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Being prepared for the worst as our climate changes


Thursday, November 15, 2018

So many of our rural towns are built on rivers. Our forebearers chose those locations along the Millers, Deerfield and Connecticut rivers and their smaller tributaries because they offered the infrastructure of the day: drinking water, food, irrigation, waste disposal, power.

No doubt they had their share of flooding over the years, but today we’ve built up our cities and towns to the point that flooding costs much more damage to homes, business, roads and bridges. If the majority of the world’s climate scientists are to be believed, global warming is increasing the odds of major weather events, which in our neck of the woods, means fierce rain, snow and wind storms with the potential to bring 100-year floods far more frequently.

Therefore, we are gratified to see that our state emergency preparedness agencies, local emergency responders and the National Guard are planning for the worst, as we all hope for the best.

They imagine possibilities like the entire Deerfield River watershed flooding, damaging or destroying all bridges, roads and railways along the Deerfield River — including Route 116, Route 2, Routes 5 and Interstate 91.

How do you prepare for such a catastrophe?

About 334 responders from local towns, the National Guard, the Massachusetts Emergency Management Agency and other state’s National Guards met recently in Charlemont, Northfield and other parts of the state to do just that, as the participated in extensive rescue drills. It was part of a statewide Vigilant Guard training program involving 46 state, local and federal agencies, held simultaneously in five different locations throughout Massachusetts.

Dennis Annear, a former Orange fire official who is team leader of the Northwest Massachusetts Incident Management Team, said the drill involved in part eight rescue teams that practiced river search and rescue in the Deerfield River and in the area’s forests. There were canine teams, search groups, a tactical rescue group, a hazmat group and an animal rescue strike force. Many of the region’s emergency management officials were also participating in the drills. For instance, Greenfield Fire Chief Robert Strahan served as deputy incident commander. The participants all played roles that included operations, logistics, planning, demobilization, air operations, communications and ground support.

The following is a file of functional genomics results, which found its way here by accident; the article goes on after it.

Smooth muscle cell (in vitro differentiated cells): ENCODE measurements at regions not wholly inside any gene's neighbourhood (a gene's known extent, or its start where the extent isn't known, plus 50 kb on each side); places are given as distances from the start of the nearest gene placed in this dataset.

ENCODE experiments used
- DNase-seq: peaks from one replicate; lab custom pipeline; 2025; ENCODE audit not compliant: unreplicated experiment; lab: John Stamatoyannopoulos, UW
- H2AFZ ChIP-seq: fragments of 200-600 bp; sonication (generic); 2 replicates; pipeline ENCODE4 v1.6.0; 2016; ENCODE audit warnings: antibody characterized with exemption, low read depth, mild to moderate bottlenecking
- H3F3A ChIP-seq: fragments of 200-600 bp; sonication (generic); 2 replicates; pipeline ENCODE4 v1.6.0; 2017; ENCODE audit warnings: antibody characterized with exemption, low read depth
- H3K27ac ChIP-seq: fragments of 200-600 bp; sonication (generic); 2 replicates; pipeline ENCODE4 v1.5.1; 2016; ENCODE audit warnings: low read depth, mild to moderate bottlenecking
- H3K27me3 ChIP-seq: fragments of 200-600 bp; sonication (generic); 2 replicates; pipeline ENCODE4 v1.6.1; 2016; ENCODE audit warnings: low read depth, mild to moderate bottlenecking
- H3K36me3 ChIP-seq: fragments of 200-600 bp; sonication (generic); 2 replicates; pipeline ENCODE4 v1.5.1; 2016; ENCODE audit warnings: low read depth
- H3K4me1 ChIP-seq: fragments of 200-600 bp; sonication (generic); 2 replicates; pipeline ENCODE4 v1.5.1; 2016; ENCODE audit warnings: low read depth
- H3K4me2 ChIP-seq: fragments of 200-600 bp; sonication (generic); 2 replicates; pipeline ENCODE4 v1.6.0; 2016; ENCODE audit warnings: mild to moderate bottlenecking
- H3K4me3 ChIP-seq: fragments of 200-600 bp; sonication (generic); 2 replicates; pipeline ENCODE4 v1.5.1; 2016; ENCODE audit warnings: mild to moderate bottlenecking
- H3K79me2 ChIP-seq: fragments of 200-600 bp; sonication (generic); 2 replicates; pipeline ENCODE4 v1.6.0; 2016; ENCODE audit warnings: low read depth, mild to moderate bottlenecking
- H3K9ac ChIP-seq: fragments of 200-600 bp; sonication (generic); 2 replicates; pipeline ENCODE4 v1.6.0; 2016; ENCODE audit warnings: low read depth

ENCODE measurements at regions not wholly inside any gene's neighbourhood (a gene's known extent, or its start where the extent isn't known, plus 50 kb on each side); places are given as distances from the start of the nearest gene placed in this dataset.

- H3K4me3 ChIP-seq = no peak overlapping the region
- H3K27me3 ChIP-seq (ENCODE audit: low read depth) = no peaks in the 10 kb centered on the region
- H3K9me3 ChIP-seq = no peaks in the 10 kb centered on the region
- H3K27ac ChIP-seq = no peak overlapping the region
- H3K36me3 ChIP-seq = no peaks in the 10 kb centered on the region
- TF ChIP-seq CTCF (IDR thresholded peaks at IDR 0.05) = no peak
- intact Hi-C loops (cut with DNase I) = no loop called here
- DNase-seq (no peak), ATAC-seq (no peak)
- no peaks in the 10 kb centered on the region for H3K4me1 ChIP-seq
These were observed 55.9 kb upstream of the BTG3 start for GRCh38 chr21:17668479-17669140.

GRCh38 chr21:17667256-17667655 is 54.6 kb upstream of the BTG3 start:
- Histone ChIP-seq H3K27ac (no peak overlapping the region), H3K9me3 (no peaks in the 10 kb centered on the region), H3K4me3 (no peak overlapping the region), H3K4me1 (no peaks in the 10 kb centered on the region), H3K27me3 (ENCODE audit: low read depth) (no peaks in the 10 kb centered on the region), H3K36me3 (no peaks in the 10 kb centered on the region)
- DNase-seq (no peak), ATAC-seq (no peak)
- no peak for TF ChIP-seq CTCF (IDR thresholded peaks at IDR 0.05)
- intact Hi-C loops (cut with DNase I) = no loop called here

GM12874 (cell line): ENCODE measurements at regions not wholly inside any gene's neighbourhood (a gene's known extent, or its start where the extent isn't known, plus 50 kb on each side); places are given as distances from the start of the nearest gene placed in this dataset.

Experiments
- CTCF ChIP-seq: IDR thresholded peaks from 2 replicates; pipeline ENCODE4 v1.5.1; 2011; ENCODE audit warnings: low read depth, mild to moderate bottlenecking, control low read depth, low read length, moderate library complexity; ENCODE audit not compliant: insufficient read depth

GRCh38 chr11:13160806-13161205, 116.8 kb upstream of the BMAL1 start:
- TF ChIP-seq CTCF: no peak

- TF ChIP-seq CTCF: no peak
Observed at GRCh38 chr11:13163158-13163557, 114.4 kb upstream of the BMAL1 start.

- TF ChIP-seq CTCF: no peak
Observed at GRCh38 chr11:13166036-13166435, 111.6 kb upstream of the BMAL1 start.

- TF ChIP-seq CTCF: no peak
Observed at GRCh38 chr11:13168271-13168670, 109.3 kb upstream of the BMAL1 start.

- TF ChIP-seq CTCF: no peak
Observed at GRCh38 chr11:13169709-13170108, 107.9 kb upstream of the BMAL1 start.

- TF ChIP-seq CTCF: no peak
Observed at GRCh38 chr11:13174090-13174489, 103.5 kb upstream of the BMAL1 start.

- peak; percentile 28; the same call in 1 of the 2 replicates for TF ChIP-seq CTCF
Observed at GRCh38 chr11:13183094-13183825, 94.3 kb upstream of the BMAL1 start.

Massachusetts National Guard called the weeklong Vigilant Guard exercise “the largest homeland security training exercise ever conducted in the commonwealth.”

“The citizens of Massachusetts depend on state and federal agencies to work together to prevent, protect, respond and recover from disasters,” said Maj. Gen. Gary W. Keefe of the state National Guard. “Throughout the week-long exercise, the scenarios will be as realistic as possible for those involved in the training.”

It’s easy to dismiss at all this time and money spent on readiness for what some might feel can never happen here.

But we saw the power of Mother Nature in a time of climate change when Tropical Storm Irene did a tremendous amount of damage to Charlemont and other Franklin County hilltowns in August 2011, the scars of it still evident in the scooped-out river banks and still-flooded lowland areas.

And last winter in Athol, freakish fluctuating temperatures caused ice to jam the Millers River, creating flooding concerns, threatening the Exchange Street bridge and forcing the evacuation of 26 apartments at the Morton Meadows elderly housing complex, which is right next to the river.

“The value of this exercise is for everybody to see the available resources for both the local and state (responders),” Annear said of Vigilant Guard. “It’s also a relationship-building exercise. If there’s a real emergency, it makes it so much easier for everybody to see what resources are available to get the job done.”

When we see events like these that cannot be stopped, we appreciate the value of doing what we can to be ready for the aftermath.

Such on-the-ground (and in the water) drills and tabletop exercises are of immeasurable benefit for local town responders, on whom we may rely some day to come to our rescue. We grateful they are investing the time needed to be prepared.